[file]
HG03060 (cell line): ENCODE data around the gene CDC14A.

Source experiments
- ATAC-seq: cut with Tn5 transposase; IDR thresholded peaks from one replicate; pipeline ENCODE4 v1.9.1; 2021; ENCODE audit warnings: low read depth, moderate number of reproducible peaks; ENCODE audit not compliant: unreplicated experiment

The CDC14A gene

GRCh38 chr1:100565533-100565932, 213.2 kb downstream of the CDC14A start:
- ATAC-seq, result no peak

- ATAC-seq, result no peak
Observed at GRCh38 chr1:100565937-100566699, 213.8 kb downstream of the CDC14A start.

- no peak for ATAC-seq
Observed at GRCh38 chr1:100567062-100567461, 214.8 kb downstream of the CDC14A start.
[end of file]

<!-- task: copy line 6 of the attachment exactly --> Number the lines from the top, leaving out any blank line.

- ATAC-seq, result no peak